A conversation with Kathy Edmonston on the fight against Common Core

    BRBR Kathy Edmondson, Collin Richie Photo, 12.18.15

    (Photography by Collin Richie: Kathy Edmonston)

    The recent Board of Elementary and Secondary Education elections were basically a clean sweep for business interests that support Common Core and Superintendent of Education John White, with a glaring exception: Kathy Edmonston. The vociferous Common Core critic had never run for public office before winning the BESE seat formerly held by Chas Roemer, although she has served on the Ascension Parish Republican Party Executive Committee. She has worked since 1994 as a liaison between families and Ascension Parish public schools. While Edmonston likely will be an anomaly among the elected BESE members, she hopes Gov.-elect John Bel Edwards, who is critical of White and Common Core, will appoint three members who see things her way.

    What motivated you to run for office?
    Since the onset of Common Core, it’s been extremely difficult to make a difference with children. We’re losing teachers because of the mandates of excessive testing. That’s the reason I ran for BESE; something needs to be done. I also have issues with accountability and transparency with both the state Department of Education and BESE. I believe some data is being skewed.

    People have been complaining about overtesting and “teaching to the test” for many years. How is Common Core any different?
    We had testing, but we have never had anything like what we have now prior to Common Core.

    Why do you believe Common Core is bad for students?
    Everybody does the same thing at the same time. “One size fits all” does not work. What used to be taught in the third grade is now being taught is the first grade, and what was taught in the fifth grade is being taught in the third grade. It’s almost not age-appropriate. Obviously, there are a group of children that are very bright, and no matter what you get them to do, they’re going to be successful. I’m concerned about the vast majority.

    BESE appears to have a pro-Common Core majority for the new term, and White’s staunchest critics were defeated. Can you make changes in that environment?
    That’s a good question. I don’t know the answer to that. Gov.-elect Edwards has three appointees, and he’s against Common Core, so I think he will appoint people that are closer to me.

    If Common Core is so disliked, why wasn’t that reflected in the election results?
    Most of the elected members to BESE didn’t run as Common Core supporters. If they had, it would have been difficult for them to be elected, because the majority of this state is against Common Core. It is almost laughable, the money that was brought in from outside the state to win these elections. There is money and control involved in promoting Common Core and charters. It makes me leery.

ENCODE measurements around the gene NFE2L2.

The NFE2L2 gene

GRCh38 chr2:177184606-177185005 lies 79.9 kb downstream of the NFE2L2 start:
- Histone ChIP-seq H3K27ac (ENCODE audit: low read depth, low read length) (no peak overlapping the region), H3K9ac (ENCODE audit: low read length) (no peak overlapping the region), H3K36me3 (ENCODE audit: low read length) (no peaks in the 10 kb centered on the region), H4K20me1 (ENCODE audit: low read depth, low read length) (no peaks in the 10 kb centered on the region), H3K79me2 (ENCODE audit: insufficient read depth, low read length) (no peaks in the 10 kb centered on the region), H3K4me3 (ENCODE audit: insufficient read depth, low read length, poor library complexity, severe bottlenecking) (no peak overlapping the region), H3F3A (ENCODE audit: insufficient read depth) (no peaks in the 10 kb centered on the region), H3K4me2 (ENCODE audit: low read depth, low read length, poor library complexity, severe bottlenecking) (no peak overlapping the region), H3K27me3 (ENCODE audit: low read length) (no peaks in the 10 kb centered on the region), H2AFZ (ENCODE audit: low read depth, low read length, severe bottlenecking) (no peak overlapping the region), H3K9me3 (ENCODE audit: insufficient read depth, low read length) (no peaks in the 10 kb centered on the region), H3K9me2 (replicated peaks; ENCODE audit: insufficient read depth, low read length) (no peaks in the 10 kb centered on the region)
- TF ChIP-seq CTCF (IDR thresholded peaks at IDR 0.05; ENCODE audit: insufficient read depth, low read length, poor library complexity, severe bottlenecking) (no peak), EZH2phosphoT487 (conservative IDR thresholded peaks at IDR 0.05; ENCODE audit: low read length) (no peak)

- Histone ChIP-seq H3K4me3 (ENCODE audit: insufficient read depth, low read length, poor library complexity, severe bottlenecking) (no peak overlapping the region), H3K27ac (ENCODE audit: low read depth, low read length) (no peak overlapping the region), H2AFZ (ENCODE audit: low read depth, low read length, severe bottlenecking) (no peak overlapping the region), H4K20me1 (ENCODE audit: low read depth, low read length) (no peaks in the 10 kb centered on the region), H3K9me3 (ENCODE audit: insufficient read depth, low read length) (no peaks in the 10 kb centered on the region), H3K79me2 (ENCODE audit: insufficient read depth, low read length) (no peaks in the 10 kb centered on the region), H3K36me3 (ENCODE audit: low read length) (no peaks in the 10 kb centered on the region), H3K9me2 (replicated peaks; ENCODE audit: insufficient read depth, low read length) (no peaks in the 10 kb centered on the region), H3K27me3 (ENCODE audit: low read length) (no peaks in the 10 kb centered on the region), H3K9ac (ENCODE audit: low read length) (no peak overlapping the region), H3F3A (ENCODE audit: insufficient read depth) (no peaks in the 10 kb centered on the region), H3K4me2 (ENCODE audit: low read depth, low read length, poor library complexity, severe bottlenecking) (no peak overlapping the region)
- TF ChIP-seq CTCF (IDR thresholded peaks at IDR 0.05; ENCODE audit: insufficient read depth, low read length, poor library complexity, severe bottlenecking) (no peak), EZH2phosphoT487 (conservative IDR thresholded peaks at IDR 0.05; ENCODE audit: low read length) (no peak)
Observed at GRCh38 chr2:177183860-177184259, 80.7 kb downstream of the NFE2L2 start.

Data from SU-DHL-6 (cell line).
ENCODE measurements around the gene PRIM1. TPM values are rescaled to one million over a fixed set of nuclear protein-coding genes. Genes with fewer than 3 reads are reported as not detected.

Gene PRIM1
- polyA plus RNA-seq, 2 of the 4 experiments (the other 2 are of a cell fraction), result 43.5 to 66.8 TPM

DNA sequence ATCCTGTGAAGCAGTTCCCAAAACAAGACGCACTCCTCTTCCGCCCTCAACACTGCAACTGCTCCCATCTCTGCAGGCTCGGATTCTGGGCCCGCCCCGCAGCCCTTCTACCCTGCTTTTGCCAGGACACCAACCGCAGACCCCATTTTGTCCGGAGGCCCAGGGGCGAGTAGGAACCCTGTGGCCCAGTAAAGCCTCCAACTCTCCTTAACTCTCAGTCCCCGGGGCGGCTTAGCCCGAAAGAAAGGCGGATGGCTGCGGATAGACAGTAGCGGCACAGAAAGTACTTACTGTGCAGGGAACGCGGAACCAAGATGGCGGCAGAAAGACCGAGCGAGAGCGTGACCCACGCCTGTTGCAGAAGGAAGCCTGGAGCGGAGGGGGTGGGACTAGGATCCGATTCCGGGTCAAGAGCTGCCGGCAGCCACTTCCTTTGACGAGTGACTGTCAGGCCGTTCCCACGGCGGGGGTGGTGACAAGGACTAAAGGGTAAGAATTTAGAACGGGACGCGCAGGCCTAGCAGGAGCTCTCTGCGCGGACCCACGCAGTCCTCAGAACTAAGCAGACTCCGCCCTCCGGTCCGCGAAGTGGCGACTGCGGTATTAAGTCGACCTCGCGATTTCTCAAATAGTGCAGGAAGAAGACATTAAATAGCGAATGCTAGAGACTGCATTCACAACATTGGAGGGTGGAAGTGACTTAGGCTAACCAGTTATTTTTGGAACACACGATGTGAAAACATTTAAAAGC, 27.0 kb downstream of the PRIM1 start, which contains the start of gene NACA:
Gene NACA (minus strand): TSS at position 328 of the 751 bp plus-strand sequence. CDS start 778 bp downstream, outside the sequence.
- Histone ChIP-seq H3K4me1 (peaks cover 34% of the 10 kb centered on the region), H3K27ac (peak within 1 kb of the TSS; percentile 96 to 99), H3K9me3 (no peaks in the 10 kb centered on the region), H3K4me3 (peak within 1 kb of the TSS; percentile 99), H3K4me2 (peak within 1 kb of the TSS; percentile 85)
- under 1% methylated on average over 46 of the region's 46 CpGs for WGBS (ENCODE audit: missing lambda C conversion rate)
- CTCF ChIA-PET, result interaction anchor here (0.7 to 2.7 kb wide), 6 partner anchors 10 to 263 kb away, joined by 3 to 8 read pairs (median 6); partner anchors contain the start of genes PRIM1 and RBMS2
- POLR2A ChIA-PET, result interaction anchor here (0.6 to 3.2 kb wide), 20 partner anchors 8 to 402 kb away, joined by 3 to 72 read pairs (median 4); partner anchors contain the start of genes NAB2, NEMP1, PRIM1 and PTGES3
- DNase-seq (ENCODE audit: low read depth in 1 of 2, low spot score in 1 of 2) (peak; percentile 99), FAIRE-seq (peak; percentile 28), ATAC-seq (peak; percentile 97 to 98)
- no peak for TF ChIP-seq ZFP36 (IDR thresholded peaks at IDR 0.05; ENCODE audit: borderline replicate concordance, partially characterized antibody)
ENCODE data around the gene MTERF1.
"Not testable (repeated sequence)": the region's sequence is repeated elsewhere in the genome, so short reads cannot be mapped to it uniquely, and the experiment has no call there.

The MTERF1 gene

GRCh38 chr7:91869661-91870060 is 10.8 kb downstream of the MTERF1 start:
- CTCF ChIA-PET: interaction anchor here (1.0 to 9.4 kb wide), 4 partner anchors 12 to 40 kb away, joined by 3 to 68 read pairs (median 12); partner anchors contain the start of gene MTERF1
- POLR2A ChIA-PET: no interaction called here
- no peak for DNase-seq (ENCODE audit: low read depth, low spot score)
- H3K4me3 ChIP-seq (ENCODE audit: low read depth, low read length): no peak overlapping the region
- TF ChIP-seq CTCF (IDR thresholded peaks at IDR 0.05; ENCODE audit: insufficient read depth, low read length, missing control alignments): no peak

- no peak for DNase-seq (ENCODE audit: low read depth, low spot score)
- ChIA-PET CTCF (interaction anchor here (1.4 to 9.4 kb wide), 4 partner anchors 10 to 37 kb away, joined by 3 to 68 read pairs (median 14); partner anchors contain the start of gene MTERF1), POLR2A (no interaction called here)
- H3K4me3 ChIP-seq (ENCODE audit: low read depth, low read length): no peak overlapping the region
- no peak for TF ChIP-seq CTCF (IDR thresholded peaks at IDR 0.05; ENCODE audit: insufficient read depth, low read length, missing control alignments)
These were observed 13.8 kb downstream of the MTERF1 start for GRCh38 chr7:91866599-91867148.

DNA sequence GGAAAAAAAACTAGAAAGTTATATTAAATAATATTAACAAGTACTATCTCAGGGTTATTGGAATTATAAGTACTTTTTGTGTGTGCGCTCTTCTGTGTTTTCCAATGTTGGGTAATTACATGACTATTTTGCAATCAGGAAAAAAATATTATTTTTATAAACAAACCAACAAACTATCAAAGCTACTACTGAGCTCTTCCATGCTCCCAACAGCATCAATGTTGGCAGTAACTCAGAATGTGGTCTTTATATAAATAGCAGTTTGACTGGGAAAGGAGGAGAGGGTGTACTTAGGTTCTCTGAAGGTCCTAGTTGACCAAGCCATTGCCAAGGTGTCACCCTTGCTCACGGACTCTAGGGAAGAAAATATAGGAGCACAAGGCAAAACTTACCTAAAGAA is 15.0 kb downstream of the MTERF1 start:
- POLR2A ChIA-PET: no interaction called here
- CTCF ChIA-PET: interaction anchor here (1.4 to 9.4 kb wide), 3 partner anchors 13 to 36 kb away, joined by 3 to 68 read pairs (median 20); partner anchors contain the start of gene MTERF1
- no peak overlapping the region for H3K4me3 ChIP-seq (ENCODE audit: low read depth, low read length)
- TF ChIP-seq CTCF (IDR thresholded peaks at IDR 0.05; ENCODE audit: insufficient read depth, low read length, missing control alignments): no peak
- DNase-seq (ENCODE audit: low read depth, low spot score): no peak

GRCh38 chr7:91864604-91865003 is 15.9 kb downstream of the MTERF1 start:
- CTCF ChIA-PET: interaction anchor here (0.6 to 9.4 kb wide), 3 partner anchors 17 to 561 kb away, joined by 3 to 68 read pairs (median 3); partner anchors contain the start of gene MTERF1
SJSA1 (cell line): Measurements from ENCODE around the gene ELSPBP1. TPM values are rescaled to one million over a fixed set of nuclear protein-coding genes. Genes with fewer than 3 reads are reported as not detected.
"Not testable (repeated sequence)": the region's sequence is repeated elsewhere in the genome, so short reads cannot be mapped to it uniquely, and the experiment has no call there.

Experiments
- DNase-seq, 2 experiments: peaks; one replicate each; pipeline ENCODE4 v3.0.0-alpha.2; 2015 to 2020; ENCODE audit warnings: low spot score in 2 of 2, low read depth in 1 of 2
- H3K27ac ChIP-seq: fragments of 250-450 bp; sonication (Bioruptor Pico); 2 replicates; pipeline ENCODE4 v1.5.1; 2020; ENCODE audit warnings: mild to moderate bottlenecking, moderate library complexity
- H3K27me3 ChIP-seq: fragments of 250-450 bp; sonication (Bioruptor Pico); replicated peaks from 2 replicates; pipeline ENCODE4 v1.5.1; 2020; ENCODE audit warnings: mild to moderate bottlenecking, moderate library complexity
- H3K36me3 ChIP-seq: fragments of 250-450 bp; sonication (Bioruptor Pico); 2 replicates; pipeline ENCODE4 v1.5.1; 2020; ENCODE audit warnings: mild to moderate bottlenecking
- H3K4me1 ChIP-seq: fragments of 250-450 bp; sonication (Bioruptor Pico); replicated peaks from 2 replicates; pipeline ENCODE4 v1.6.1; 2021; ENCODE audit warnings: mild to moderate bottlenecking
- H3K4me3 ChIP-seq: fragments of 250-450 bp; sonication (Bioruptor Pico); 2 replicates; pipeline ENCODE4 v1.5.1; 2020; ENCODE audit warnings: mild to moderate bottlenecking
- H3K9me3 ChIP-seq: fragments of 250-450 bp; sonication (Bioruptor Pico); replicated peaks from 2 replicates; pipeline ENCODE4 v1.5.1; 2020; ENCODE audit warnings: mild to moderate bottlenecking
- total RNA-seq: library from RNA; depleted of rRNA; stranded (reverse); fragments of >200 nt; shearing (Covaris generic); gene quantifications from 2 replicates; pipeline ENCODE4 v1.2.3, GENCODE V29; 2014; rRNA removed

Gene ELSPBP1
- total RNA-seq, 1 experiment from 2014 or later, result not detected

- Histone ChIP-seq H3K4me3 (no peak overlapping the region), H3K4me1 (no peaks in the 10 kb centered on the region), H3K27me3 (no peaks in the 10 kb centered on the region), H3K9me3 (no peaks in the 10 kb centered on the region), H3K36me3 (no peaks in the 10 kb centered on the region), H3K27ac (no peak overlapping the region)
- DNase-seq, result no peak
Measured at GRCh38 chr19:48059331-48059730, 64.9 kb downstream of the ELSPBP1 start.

Do you see any potential for change through the standards review committee that has been created?
    It’s stacked with pro-Common Core people. The most experienced educator on the committee resigned because she said she it seemed like a cut-and-dried issue. I think it’s headed for a rebrand; they’ll get rid of the words “Common Core” to make it look like something different.

    What do you believe is the proper role of charter schools?
    I really don’t trust the process that we have right now for charter schools. In New Orleans, we’ve had a massive takeover of the schools by charters. There is not transparency and accountability that there should be for those charters in New Orleans. I believe in local schools controlled by local communities. I would not like to see BESE make the decision on a charter school unless it is absolutely necessary. If the locals want a charter, and the local board has responsibility, that makes me feel a lot more comfortable than when BESE takes over that responsibility, especially when the locals have said no.

    How will you decide whether to support keeping John White as education superintendent?
    I would want to see if the data the department is producing is accurate. I would want to look at the charters in New Orleans. I want to review the changes to how special education is overseen.

    Your campaign website links to an article that says the department lowered the passing scores needed on key tests to artificially boost graduation rates. I assume that’s something you plan to investigate.
    Absolutely. I wish I could give you a clear-cut answer about what’s going on, but to be honest I don’t think anybody can.


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